Reducing Americans' average intake of sodium to the amount recommended by health officials could save the nation as much as $18 billion annually in avoided health care costs and improve the quality of life for millions of people, according to a new RAND Corporation study.
The study estimates that meeting national sodium guidelines could eliminate 11 million cases of high blood pressure nationally and extend the lives of thousands of people each year. The monetary value of the improved quality of life would be an estimated $32 billion annually, according to the findings published in the September/October edition of the Journal of Health Promotion.
"This study provides an important first step toward quantifying the benefits of reducing the intake of sodium by the American public," said Kartika Palar, the study's lead author and a graduate fellow at the RAND Pardee Graduate School. "These findings make a strong case that there's value in pursuing a population-based approach to reducing sodium intake among Americans."
The study is one of the first to estimate the economic benefits of lowering sodium consumption among the American public.
Excessive consumption of sodium is a persistent health problem in the United States, causing increased rates of high blood pressure and related illnesses such as cardiovascular diseases. The Institute of Medicine recommends that adults consume no more than 2,300 milligrams of sodium each day, with lower amounts recommended for older adults, black patients and those with high blood pressure -- groups that are at higher risk.
Researchers from RAND Health analyzed information about Americans' blood pressure levels, use of antihypertensive medications and sodium intake from the National Health and Nutrition Examination Survey, a federal study that routinely assesses the health and nutritional status of adults and children in the United States. The study is unique in that it combines interviews and physical examinations.
Palar and study co-author Roland Sturm, a RAND senior economist, using a cross-sectional simulation model, calculated that lowering sodium intake would trim a sizable portion of the $55 billion spent nationally each year to treat high blood pressure. About half of the $18 billion in annual health care cost savings would accrue to public sector health spending. Researchers say their estimates are conservative because they were not able to calculate the savings for illnesses such as cardiovascular diseases where sodium consumption plays a less-defined role.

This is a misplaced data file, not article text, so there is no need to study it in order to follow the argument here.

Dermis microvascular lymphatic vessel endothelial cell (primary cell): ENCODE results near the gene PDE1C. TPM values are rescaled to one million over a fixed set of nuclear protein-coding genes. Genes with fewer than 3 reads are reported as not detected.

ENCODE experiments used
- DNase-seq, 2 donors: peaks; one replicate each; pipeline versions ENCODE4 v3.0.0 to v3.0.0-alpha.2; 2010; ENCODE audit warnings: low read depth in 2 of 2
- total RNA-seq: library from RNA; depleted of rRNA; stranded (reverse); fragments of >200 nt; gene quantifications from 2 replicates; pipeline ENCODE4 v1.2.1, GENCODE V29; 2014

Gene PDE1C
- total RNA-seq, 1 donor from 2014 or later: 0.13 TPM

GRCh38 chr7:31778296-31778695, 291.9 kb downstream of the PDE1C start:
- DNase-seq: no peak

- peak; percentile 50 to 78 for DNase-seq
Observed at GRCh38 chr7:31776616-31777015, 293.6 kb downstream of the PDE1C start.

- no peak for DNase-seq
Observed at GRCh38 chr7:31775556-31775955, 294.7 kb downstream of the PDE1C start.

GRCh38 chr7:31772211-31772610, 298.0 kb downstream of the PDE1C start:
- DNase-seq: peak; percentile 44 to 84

In addition, researchers estimated that meeting sodium consumption guidelines would save in one year 312,000 quality adjusted life years -- a research measurement that adjusts increased longevity for the relative healthiness experienced during additional years of life.
"Our results are driven by the fact that nearly 30 percent of the nation's population has hypertension," Palar said. "One of the reasons that hypertension is so pervasive is that sodium consumption is so high."
Researchers say that better strategies for lowering sodium intake broadly across the nation's population still need to be developed. Studies estimate that more than 75 percent of Americans dietary sodium intake comes from processed foods rather than from salt added during cooking at home or at the dining table. Restaurant food also is generally high in sodium.
Population-based strategies that have been discussed include redesigning food labeling information to better highlight sodium levels, having manufacturers voluntarily lower sodium levels and adopting regulations that would require food processors to lower sodium.
The research was funded by a subcontract from Harvard University.
RAND Health, a division of the RAND Corporation, is the nation's largest independent health policy research program, with a broad research portfolio that focuses on quality, costs and health services delivery, among other topics. RAND Health is the developer of COMPARE (Comprehensive Assessment of Reform Efforts), a one-of-a-kind online resource that provides objective analysis about national health care reform proposals. Visit www.randcompare.org to learn more.
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American Journal of Health Promotion